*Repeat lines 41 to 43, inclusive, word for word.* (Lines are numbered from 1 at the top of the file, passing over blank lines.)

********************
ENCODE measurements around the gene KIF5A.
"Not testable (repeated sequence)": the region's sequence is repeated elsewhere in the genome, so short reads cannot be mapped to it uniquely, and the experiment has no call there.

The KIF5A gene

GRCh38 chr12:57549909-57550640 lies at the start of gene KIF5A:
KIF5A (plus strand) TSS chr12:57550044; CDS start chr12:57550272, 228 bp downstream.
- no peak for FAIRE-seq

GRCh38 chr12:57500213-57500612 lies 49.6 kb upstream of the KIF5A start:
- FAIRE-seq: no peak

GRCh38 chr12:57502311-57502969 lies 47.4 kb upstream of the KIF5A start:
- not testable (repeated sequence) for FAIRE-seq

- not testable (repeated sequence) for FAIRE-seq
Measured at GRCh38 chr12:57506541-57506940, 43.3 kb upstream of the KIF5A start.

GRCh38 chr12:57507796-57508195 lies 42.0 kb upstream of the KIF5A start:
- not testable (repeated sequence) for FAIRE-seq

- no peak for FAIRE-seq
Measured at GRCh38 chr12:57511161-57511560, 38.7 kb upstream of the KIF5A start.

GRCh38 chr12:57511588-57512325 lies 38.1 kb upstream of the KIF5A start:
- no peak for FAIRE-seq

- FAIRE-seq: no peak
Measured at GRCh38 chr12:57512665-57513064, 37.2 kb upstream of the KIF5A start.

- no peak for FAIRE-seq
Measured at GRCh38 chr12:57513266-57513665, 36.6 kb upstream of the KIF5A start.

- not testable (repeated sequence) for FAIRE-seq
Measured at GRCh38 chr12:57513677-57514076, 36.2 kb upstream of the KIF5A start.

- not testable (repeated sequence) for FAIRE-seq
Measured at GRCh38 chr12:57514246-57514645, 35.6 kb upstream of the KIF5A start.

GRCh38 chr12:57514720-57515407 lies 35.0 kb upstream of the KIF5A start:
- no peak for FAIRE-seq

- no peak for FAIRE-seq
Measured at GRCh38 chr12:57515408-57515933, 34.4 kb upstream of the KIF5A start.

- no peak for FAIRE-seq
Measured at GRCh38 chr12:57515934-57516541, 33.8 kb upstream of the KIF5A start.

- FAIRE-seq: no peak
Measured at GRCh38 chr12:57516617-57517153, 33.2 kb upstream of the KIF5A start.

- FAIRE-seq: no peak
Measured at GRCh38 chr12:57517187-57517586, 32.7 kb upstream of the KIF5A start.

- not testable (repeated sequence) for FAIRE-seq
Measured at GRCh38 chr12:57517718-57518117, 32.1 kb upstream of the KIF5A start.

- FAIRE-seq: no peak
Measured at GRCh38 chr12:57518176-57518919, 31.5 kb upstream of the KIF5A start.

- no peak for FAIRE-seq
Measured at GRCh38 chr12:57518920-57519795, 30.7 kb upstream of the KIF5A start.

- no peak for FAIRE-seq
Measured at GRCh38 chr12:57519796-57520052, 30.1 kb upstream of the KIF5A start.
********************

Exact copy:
- no peak for FAIRE-seq
Measured at GRCh38 chr12:57518920-57519795, 30.7 kb upstream of the KIF5A start.

- no peak for FAIRE-seq